A 3D printed part certified by Aarni [Source: Minifactory]
Aarni, a new tool from Minifactory, provides a method of performing quality control in a very unusual manner.
Quality control is increasingly important as the usage of 3D printers, particularly professional-level machines, changes. There’s plenty of prototyping still occurring, and that usage is rising. But there are more frequent instances of production end-use prints.
And these 3D prints must meet the standards required for that production application, hence increased quality measures are required.
There are a number of quality control approaches one could take, but the new tool from Finland-based MiniFactory seems new, at least to me, and offers capabilities not available with other methods.
Their new system is called “Aarni”, and I’m not quite sure of the background behind the name. I asked MiniFactory about this and they explained:
“Aarni is an ancient guardian of treasure known from Finnish mythology. He will provide the treasure only for the ones who are loyal to him.”
Aarni leverages the many sensors present in MiniFactory’s Ultra professional 3D printer, the only device currently able to make use of Aarni. Normally, such sensors are used to monitor ongoing operations during a print, to, for example, ensure the temperature is consistent.
I should note that Aarni is a separately priced accessory for the Ultra 3D printer. Pricing is available from MiniFactory’s local partners.
But MiniFactory is leveraging them in a different way.
Aarni 3D Print Analysis
By recording the sensor readings at each build layer, Aarni can build up a kind of environmental profile for the entire print. They explain:
“Aarni collects data with multiple sensors during the printing process. These sensors are monitoring several temperature levels, humidity and other critical values to maintain the quality just like in traditional injection moulding.
Then Aarni uses the collected knowledge to visualize the printing environment and the actual printing layer-by-layer. This way you can inspect the printed part completely with an easy to use interface. The visualization makes sure that you don’t miss anything and first time in FFF technology, you can see inside the printed part.”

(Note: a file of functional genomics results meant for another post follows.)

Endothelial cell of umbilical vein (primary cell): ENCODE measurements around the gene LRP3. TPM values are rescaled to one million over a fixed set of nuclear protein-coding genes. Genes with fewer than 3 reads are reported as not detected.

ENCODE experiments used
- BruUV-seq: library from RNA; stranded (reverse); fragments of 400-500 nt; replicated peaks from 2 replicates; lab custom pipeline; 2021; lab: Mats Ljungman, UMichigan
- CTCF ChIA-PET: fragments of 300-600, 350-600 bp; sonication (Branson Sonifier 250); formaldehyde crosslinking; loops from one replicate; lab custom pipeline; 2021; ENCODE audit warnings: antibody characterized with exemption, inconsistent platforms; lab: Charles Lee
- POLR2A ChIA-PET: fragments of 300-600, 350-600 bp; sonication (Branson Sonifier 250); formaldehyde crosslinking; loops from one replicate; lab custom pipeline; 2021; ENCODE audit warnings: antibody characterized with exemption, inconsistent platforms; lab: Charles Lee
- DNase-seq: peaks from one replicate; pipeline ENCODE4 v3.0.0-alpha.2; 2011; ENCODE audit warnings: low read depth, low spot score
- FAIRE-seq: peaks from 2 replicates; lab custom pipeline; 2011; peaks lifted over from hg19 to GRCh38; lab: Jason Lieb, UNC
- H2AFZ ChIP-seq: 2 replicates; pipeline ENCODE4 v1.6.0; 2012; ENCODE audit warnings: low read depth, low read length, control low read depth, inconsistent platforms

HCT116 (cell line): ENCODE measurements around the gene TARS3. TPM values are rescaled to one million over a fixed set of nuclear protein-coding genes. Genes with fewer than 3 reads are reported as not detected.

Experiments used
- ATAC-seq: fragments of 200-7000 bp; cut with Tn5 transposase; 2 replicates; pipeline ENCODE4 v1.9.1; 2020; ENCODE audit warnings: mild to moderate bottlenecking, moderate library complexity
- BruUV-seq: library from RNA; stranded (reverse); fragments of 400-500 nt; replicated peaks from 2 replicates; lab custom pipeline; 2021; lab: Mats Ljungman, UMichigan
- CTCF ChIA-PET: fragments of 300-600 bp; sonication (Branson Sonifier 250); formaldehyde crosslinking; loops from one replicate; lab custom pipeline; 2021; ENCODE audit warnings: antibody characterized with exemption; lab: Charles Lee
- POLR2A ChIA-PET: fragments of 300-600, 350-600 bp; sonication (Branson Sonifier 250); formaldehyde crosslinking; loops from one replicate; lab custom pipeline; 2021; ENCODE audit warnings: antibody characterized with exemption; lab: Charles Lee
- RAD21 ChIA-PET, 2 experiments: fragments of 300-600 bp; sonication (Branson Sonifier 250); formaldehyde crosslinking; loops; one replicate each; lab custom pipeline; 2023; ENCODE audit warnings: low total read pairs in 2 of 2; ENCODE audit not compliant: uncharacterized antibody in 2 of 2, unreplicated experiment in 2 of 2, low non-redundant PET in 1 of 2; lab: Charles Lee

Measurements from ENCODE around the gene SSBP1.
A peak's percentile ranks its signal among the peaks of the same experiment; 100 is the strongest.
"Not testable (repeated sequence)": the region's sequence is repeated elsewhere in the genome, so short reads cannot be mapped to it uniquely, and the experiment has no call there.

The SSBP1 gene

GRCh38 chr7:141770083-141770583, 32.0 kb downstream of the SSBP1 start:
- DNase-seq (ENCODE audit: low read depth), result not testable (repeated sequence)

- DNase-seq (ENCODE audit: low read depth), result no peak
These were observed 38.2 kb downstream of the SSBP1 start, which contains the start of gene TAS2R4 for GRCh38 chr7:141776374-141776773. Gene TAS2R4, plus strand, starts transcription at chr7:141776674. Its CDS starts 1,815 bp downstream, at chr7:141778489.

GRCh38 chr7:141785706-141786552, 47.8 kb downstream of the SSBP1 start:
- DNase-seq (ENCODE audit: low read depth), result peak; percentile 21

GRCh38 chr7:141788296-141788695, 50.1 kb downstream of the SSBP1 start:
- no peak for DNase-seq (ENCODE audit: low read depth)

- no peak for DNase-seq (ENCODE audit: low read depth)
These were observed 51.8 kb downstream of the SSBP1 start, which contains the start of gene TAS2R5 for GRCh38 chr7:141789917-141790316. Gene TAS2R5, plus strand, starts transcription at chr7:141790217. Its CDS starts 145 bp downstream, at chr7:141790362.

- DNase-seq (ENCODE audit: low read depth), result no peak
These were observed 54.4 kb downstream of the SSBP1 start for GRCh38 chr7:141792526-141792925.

Their video shows how it works:
How exactly does this work? It seems that MiniFactory has gathered up what it believes to be the optimum environmental profiles for each of several popular engineering materials. Then Aarni uses this information to compare against the collected data from each layer of the build. If the part was built within this “envelope”, it should be high quality.
MiniFactory says Aarni can “ensure the process and part properties”, even if the part appears to be good from a visual inspection. The outside surface may not reflect what’s happening inside the print.
Aarni Part Certification?
Once a part is confirmed to have been made in optimum conditions, it is then possible to use MiniFactory’s technical data sheets to calculate the actual mechanical properties of the part.
This leads to the notion of an official certification. MiniFactory suggests that with this information it might be possible to issue a certification with the parts that could be viewed positively by clients.
I’ve not yet seen this depth of quality control for 3D printing, at least with filament-based equipment. Aarni may not be for everyone, but there certainly are 3D printing operations present that would definitely benefit from the ability to use this approach.